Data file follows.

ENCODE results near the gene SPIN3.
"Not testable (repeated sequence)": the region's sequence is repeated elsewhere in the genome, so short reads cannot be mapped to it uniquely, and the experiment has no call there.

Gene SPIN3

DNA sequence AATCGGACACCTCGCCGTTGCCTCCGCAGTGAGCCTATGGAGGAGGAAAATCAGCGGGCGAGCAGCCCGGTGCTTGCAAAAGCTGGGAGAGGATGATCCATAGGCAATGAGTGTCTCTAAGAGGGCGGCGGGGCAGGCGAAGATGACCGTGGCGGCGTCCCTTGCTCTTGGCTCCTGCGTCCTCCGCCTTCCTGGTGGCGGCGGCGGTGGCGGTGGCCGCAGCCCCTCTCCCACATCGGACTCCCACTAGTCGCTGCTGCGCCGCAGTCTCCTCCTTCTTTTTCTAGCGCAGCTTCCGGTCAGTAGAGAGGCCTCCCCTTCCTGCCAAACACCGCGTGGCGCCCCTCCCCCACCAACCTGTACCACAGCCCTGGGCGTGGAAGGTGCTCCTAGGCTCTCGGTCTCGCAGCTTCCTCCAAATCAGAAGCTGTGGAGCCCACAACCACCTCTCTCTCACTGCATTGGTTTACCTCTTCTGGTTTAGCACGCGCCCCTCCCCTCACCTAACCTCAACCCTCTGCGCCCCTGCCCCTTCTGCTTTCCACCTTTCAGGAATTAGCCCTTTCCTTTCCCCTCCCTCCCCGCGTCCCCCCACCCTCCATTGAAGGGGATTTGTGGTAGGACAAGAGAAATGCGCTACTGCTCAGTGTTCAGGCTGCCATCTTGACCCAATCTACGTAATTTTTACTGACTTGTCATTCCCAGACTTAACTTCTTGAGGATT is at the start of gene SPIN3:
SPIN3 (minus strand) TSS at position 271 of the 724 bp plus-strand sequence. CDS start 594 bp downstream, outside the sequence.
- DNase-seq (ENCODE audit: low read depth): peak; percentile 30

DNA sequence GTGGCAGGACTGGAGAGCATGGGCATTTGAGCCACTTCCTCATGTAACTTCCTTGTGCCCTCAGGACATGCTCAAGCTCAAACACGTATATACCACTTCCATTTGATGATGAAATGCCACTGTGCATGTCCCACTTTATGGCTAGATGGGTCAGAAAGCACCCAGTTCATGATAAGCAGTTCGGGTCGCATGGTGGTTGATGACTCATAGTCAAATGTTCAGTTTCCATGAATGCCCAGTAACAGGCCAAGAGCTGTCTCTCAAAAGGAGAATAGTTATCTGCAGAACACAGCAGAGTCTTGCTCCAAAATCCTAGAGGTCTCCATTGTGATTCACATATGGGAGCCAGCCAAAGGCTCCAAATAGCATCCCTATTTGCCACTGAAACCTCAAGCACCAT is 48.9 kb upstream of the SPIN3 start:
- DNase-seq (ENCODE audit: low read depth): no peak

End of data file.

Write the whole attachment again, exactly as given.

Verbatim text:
ENCODE results near the gene SPIN3.
"Not testable (repeated sequence)": the region's sequence is repeated elsewhere in the genome, so short reads cannot be mapped to it uniquely, and the experiment has no call there.

Gene SPIN3

DNA sequence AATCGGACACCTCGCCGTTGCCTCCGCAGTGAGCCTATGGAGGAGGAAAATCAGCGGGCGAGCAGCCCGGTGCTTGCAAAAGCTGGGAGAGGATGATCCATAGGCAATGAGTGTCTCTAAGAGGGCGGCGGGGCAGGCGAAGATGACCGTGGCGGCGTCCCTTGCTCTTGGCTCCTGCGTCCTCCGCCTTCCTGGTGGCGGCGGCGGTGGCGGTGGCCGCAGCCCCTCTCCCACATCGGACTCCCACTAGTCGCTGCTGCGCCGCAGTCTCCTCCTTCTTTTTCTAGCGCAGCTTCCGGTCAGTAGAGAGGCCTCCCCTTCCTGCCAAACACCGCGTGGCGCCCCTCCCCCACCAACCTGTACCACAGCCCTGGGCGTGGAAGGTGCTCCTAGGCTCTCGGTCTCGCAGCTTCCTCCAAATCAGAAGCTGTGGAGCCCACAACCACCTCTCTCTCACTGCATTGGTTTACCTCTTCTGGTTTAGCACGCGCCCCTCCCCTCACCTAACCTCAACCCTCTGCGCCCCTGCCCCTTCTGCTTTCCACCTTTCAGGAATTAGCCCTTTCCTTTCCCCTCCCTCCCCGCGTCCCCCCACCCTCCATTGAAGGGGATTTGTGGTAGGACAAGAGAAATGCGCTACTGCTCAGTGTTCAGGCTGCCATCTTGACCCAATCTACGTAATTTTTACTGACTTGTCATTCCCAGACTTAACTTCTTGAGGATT is at the start of gene SPIN3:
SPIN3 (minus strand) TSS at position 271 of the 724 bp plus-strand sequence. CDS start 594 bp downstream, outside the sequence.
- DNase-seq (ENCODE audit: low read depth): peak; percentile 30

DNA sequence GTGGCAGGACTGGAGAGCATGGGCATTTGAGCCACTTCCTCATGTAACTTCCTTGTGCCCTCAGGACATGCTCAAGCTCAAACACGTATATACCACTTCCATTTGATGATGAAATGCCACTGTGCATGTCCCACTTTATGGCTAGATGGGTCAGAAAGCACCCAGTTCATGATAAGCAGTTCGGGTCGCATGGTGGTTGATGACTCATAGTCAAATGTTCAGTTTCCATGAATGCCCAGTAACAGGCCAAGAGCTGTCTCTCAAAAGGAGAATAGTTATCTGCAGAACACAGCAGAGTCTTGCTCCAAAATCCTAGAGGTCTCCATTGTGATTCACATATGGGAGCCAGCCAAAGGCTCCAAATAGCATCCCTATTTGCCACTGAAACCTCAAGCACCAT is 48.9 kb upstream of the SPIN3 start:
- DNase-seq (ENCODE audit: low read depth): no peak